Why should I vaccinate my kitten?
Vaccinations are a crucial part of the preventative care system you should provide your kitten. By vaccinating them, you safeguard your kitten from contracting severe illnesses that can have major health implications. Many of these diseases are highly contagious and some of them cannot be treated. It’s vital that you protect your kitten by building their immunity when they are young.
Vaccinations Greencross Vets offers
These are essential for every cat in Australia to receive as they protect them from serious diseases.
The core vaccines are:
- feline herpes virus
- feline calicivirus
- feline panleukopaenia
These vaccines are often grouped together into a single injection called the F3 vaccine.
Common non-core vaccines
These will be recommended by your vet depending on your kitten’s unique circumstances, such as the area you live, whether they are an indoor or outdoor cat, and other lifestyle elements.
Non-core vaccines are:
- feline immunodeficiency virus
- feline leukaemia
- feline chlamydia
Kitten vaccination schedule
|6-8 weeks||First vaccination||Herpes, Calicivirus, Panleukopaenia, (FIV)|
|10-12 weeks||Booster vaccination||Herpes, Calicivirus, Panleukopaenia, (FIV), (Leukaemia, Chlamydia)|
|14-16 weeks||Final kitten vaccination||Herpes, Calicivirus, Panleukopaenia, (FIV), (Leukaemia, Chlamydia)|
|1 year after||First adult booster vaccination||Herpes, Calicivirus, Panleukopaenia, (FIV), (Leukaemia, Chlamydia)|
|Every 1-3 years after||Booster vaccinations||Herpes, Calicivirus, Panleukopaenia, (FIV), (Leukaemia, Chlamydia)|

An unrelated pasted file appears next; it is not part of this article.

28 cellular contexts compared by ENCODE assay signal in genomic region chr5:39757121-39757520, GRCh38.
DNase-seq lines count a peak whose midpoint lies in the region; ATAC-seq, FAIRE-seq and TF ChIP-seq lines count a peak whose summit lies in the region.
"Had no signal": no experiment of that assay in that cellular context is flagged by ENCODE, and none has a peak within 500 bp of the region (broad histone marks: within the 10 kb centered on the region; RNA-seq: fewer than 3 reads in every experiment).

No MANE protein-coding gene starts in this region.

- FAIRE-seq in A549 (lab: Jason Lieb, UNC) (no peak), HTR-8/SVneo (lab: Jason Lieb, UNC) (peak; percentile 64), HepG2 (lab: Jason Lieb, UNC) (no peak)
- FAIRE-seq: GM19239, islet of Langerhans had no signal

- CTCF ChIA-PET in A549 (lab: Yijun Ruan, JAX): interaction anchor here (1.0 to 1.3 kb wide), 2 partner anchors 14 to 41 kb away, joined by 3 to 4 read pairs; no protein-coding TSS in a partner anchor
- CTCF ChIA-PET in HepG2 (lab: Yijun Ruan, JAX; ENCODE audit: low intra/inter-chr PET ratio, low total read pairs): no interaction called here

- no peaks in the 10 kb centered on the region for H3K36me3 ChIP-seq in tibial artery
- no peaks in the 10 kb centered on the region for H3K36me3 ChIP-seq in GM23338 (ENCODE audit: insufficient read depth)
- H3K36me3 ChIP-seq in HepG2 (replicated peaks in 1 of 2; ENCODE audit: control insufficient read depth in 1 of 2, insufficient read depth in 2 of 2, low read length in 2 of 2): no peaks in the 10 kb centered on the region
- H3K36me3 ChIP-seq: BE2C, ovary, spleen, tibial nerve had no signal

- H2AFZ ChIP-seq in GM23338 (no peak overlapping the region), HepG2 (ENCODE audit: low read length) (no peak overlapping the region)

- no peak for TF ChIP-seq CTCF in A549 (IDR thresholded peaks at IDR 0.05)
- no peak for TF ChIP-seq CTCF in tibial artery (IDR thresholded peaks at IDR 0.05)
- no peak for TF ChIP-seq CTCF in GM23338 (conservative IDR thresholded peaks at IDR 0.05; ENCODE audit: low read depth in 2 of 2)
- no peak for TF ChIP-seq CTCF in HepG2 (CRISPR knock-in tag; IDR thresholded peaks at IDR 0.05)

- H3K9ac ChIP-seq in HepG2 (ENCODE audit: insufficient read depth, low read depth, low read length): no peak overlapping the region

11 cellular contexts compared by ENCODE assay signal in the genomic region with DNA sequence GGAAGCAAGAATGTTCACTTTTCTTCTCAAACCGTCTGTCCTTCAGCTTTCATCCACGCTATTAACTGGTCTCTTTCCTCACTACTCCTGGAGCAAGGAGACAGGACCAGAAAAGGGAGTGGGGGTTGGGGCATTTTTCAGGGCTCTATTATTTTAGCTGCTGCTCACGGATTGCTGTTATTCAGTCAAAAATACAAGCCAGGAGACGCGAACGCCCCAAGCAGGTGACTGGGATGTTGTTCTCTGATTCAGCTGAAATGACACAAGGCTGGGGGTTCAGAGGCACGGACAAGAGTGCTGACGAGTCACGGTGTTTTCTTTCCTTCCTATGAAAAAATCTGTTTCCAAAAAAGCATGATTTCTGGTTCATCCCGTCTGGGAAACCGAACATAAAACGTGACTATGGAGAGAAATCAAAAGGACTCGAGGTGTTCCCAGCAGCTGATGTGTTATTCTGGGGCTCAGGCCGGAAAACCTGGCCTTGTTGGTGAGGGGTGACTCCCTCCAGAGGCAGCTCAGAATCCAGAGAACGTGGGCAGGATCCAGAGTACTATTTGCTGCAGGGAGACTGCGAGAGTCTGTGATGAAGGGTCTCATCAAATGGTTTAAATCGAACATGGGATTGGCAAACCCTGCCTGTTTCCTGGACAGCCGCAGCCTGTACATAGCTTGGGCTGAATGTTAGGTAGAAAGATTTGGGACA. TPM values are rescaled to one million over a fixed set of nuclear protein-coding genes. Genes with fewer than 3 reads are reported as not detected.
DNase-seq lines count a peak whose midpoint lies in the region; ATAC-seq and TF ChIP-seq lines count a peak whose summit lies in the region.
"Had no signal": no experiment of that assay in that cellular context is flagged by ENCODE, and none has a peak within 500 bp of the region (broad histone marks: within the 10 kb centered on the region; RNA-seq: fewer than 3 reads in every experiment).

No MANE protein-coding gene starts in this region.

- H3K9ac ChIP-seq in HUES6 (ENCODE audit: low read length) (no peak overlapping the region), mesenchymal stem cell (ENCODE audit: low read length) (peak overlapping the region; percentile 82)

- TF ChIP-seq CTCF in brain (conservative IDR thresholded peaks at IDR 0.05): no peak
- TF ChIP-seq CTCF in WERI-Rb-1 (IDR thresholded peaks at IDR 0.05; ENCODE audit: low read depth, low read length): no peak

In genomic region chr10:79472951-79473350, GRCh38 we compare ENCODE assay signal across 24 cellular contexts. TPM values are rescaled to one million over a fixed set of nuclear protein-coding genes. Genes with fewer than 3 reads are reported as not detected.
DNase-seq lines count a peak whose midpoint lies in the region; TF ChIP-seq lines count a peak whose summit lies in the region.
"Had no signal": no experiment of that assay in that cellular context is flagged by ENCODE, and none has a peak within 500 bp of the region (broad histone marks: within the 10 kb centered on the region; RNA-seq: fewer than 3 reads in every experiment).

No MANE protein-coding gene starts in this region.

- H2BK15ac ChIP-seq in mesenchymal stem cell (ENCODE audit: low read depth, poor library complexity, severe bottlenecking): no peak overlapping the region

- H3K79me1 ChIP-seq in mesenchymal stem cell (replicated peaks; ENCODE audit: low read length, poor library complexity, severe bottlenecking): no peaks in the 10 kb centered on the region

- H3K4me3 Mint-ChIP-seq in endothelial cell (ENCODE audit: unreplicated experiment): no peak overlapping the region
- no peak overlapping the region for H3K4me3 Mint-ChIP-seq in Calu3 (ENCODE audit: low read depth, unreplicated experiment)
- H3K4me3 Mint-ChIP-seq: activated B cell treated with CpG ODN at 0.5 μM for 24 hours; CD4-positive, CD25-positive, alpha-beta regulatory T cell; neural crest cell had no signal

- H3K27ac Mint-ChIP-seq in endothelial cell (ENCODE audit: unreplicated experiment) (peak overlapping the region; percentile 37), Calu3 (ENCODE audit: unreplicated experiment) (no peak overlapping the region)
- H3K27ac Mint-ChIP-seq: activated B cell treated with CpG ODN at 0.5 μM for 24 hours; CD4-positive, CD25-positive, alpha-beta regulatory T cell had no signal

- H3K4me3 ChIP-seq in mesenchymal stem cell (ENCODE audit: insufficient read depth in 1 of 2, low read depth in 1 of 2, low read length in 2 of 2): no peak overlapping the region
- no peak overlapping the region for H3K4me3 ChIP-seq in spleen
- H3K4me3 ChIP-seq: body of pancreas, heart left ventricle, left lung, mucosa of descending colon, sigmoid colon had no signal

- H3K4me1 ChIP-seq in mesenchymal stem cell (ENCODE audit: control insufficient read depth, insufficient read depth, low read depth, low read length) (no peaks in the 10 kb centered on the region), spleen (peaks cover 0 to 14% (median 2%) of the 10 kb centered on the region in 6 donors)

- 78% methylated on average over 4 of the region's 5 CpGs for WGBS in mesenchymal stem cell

If you plan to allow your kitten outdoors and to socialise with other cats, we recommend including the Feline Immunodeficiency Virus (FIV) vaccine in their vaccination program. The FIV vaccine course is 3 injections and can be administered either every 2 weeks or once per month.
The addition of chlamydia and leukaemia into your kitten’s vaccine regime is dependent on many factors such as exposure to other outdoor cats, presence of disease in the local area, and history of cat fights in the neighbourhood. It is recommended that you discuss with your Greencross Vet to determine which vaccine is best for your unique kitten.
Vaccinations and socialisation
Kittens should be exposed to a variety of new situations and environments at a young age so they do not become fearful and display antisocial behaviour as adults.
Ten days after receiving their final kitten vaccination, it is safe for your kitten to explore the outdoors. Before this, take care to only socialise your kitten with vaccinated cats and avoid taking them outside until they have received the full course of FIV vaccinations.
What to expect after vaccination
Though it is uncommon, your kitten may experience slight side effects that appear very soon after the vaccination. These include lethargy and loss of appetite, or much less commonly, allergic reactions such as skin irritation, vomiting and diarrhoea. It is best to remain at the clinic for a short period after the vaccinations have been administered so your vet can monitor symptoms.
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Healthy Pets Plus Membership Benefits
Vaccinations & Microchipping
- free vaccinations
(as recommended by your Greencross Vet)
- free microchipping (if needed)
- 20% discount on parasite prevention
- 20% discount on heartworm injection
- unlimited consultations
- 20% discount on pet food
- nutritional counselling and weight management